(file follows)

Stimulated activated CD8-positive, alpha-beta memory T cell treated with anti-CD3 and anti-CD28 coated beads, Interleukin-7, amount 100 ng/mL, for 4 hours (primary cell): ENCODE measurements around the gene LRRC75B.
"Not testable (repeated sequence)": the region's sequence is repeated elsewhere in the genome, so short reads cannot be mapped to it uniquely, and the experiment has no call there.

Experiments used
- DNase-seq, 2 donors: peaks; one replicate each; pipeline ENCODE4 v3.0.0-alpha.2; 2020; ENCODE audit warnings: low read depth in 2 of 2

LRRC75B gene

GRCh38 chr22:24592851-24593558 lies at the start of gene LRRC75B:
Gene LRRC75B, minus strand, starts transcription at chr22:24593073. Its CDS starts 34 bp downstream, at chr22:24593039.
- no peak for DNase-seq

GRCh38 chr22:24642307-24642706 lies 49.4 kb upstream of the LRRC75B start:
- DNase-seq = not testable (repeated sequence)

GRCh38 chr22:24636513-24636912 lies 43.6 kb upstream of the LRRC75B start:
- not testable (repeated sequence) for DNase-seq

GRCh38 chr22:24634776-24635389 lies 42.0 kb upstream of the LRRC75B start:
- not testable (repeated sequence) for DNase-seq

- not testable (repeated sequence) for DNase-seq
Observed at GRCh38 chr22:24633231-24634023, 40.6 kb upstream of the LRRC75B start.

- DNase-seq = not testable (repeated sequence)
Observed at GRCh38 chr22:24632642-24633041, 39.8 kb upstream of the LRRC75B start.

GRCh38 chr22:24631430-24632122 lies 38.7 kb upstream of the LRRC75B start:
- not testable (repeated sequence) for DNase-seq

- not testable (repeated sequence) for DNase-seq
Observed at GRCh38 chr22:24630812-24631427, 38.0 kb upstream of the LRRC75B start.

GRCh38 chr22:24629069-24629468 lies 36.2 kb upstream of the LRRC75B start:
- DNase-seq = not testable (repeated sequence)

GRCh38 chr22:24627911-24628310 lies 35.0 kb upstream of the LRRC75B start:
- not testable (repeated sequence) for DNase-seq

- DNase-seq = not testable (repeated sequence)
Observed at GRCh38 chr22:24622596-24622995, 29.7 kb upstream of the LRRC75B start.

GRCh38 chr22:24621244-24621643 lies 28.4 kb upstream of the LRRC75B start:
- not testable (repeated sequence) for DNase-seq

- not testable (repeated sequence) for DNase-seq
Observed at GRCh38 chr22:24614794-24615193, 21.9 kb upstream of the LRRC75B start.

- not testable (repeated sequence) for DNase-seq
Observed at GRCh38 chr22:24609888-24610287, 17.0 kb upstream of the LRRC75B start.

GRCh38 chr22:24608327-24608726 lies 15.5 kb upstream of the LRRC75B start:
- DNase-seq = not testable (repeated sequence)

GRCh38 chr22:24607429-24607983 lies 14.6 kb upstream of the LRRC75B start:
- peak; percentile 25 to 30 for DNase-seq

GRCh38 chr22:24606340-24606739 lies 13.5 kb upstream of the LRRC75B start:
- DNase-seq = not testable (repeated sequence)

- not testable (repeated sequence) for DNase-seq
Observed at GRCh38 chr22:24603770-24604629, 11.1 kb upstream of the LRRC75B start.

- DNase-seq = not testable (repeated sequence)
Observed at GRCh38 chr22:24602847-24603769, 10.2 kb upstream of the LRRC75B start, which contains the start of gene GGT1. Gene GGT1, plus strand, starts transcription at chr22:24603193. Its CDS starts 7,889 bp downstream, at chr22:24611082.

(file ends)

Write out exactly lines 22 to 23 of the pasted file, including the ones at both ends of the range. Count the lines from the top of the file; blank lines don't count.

Observed at GRCh38 chr22:24630812-24631427, 38.0 kb upstream of the LRRC75B start.

GRCh38 chr22:24629069-24629468 lies 36.2 kb upstream of the LRRC75B start: